The Customer Service Survey

Getting rid of the toll-free number?

by Peter Leppik on Tue, 2013-05-07 18:02

According to the LA Times, Spirit Airlines, the aggressively customer-unfriendly purveyor of cheap airfare and expensive extras, has gotten rid of its toll-free customer service numbers. Customers will now have to pay long-distance rates to Salt Lake City.

I'm not a fan of Spirit's pricing tactics. The company goes so far as to quote airfare and fuel separately, as though fuel was an optional extra and you could shop around for a better price. And according to Spirit's data, the company collects an average of $54 per flight in "optional" extras (like $35-$50 for a carry-on bag). Add $108 to a round-trip ticket, and Spirit doesn't seem like such a bargain anymore.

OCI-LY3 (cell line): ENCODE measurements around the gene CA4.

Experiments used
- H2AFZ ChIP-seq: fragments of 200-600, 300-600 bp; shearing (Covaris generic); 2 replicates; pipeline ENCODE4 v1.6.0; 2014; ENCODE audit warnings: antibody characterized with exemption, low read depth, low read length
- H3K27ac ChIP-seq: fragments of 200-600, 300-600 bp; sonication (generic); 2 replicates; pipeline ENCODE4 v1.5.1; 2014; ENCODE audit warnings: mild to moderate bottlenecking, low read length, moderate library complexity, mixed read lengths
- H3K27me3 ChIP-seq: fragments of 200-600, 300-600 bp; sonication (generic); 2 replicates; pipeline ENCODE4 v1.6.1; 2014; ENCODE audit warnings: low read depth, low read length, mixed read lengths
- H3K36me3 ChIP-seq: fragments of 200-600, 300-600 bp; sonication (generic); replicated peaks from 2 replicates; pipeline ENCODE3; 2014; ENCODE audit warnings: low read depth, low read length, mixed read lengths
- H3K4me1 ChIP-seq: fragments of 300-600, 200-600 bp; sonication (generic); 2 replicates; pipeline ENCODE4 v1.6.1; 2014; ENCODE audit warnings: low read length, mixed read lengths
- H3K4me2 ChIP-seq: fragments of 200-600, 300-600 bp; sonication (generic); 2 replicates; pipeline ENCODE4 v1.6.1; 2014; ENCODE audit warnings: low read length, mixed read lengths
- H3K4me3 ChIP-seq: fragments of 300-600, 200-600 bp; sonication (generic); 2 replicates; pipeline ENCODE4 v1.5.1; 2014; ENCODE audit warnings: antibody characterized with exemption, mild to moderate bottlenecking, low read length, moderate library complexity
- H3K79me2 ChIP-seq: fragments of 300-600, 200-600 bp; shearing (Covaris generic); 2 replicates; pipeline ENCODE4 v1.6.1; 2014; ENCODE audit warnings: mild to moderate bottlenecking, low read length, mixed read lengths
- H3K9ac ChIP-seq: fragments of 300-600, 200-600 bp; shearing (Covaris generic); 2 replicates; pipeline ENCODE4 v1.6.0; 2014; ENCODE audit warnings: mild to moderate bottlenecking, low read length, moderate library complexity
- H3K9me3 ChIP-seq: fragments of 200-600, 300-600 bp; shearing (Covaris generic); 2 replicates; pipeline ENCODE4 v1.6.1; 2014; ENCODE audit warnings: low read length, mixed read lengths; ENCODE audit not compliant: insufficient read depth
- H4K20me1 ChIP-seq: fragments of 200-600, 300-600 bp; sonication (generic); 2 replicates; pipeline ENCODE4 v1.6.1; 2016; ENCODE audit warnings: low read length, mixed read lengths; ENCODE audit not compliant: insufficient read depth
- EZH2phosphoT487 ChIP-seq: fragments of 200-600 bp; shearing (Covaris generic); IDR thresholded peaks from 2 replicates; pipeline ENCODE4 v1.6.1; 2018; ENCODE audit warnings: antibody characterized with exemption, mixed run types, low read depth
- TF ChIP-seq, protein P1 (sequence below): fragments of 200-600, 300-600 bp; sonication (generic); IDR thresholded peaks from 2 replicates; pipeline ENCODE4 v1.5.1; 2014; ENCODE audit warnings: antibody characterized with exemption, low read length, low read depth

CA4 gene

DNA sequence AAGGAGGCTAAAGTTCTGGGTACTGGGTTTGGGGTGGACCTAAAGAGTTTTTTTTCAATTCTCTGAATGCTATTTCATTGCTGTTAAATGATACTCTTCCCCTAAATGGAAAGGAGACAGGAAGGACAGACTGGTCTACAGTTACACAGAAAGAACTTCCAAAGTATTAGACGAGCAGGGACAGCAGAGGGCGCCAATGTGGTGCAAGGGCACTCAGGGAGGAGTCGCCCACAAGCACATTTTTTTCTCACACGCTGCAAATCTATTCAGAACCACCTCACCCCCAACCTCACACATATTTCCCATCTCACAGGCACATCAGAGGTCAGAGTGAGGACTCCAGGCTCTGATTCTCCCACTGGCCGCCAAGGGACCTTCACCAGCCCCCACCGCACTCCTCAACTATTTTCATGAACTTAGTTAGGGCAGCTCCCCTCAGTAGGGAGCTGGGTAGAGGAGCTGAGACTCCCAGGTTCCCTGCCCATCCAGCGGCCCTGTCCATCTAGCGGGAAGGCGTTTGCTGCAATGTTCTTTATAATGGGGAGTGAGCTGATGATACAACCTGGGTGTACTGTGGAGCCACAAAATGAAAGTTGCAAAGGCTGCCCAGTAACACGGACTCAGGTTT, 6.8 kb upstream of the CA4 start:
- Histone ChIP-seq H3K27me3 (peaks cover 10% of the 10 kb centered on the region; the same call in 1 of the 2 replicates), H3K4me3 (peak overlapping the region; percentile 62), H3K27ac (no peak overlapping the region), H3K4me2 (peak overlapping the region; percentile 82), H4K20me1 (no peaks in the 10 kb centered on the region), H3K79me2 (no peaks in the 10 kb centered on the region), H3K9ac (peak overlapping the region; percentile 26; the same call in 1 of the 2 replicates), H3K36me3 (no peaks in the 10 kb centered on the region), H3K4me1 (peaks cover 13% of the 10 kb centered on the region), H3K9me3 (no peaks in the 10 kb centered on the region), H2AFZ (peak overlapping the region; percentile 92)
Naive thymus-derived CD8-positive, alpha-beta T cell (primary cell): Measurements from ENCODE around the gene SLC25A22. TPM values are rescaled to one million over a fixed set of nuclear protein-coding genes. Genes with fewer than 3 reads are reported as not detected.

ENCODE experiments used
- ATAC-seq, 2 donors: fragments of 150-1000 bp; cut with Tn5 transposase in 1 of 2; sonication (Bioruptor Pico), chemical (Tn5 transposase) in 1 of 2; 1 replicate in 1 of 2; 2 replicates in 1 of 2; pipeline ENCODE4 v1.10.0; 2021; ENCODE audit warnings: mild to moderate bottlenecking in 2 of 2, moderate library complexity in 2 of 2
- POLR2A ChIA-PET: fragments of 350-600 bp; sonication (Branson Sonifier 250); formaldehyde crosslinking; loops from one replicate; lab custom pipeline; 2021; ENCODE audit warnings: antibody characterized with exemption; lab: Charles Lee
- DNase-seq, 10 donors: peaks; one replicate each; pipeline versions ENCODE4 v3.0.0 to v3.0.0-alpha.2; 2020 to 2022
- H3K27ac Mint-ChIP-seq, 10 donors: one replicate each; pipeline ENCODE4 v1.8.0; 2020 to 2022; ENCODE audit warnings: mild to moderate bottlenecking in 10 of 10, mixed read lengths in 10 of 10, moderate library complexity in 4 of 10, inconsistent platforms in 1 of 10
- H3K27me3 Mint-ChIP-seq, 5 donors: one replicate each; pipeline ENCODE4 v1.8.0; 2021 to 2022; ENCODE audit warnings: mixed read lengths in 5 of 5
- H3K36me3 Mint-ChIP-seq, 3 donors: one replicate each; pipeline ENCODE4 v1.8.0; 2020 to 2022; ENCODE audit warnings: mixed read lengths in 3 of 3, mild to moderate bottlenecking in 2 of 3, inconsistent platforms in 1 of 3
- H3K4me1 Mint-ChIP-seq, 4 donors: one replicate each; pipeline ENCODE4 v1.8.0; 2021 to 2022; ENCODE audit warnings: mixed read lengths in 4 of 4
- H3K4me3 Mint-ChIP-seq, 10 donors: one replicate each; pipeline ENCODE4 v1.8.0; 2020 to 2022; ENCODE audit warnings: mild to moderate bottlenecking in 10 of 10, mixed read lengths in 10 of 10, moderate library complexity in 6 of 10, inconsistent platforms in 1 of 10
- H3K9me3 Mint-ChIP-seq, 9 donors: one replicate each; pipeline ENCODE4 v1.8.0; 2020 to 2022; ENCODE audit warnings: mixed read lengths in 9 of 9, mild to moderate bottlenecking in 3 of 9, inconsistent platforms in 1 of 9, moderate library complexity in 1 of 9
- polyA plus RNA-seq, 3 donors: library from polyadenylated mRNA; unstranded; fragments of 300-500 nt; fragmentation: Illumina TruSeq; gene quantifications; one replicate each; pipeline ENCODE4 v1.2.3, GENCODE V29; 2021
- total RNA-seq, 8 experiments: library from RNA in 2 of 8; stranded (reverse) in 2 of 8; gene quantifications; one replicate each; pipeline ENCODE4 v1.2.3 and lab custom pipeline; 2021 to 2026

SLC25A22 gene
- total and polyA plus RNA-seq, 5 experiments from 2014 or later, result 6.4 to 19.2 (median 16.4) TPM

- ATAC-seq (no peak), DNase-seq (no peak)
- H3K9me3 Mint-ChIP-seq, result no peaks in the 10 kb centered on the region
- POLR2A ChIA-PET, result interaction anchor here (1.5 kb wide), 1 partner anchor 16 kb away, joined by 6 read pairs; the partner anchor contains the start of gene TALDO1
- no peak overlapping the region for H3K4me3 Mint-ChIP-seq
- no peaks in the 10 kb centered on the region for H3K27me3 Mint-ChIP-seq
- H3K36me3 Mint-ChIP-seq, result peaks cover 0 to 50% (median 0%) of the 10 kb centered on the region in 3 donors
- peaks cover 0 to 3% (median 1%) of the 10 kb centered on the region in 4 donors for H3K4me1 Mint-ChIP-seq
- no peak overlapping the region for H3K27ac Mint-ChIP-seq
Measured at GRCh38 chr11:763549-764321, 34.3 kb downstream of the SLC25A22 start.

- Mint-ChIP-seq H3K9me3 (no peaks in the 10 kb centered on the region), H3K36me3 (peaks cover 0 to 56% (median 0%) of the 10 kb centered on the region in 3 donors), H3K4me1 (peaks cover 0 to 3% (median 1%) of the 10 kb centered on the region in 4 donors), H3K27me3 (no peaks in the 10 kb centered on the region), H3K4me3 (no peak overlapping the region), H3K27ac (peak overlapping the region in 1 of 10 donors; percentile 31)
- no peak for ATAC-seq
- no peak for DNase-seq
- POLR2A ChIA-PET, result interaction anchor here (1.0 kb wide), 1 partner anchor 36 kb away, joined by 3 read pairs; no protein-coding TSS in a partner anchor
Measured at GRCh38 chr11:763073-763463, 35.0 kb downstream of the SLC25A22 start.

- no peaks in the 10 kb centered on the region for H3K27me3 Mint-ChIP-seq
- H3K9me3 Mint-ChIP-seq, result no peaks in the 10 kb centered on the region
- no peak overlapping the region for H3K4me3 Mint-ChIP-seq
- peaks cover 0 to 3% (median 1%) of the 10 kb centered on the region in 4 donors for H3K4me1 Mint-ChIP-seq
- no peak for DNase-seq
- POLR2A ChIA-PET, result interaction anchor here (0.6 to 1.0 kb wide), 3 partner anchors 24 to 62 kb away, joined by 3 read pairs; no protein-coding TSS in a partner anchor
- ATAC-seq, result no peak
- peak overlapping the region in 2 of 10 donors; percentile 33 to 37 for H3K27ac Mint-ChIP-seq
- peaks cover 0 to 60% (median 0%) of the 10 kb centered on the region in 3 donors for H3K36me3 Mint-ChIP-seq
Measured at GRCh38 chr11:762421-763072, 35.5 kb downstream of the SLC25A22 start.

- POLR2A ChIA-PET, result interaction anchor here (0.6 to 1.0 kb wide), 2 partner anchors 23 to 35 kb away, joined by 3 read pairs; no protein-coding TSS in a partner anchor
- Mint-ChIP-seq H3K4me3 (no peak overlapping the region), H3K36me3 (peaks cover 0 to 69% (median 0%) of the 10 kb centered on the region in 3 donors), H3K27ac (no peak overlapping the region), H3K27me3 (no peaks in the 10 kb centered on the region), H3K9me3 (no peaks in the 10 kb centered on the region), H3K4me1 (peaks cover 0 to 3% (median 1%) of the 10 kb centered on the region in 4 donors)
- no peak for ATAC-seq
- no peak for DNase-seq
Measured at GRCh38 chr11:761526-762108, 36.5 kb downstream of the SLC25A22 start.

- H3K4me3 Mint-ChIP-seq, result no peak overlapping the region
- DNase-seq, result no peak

That said, there is some real logic to this. We no longer live in an era of $0.25/minute long distance, and many consumers get unlimited long distance bundled with their mobile phone or landline service. So why should big companies continue to pick up the tab?

On the other hand, Spirit probably pays next to nothing for long distance anyway, so why not? That's what makes me suspect this move by Spirit is more marketing artifice than actual cost savings. Like the "warehouse" grocery store which packs pallets to the ceiling to make you think you're getting a great deal, Spirit seems to go out of its way to create the illusion that its prices are lower than they actually are. Part of that illusion involves stripping out every possible customer convenience. There will always be some customers willing to do almost anything in the name of a deal, even if that deal turns out not to be such a big deal after all.

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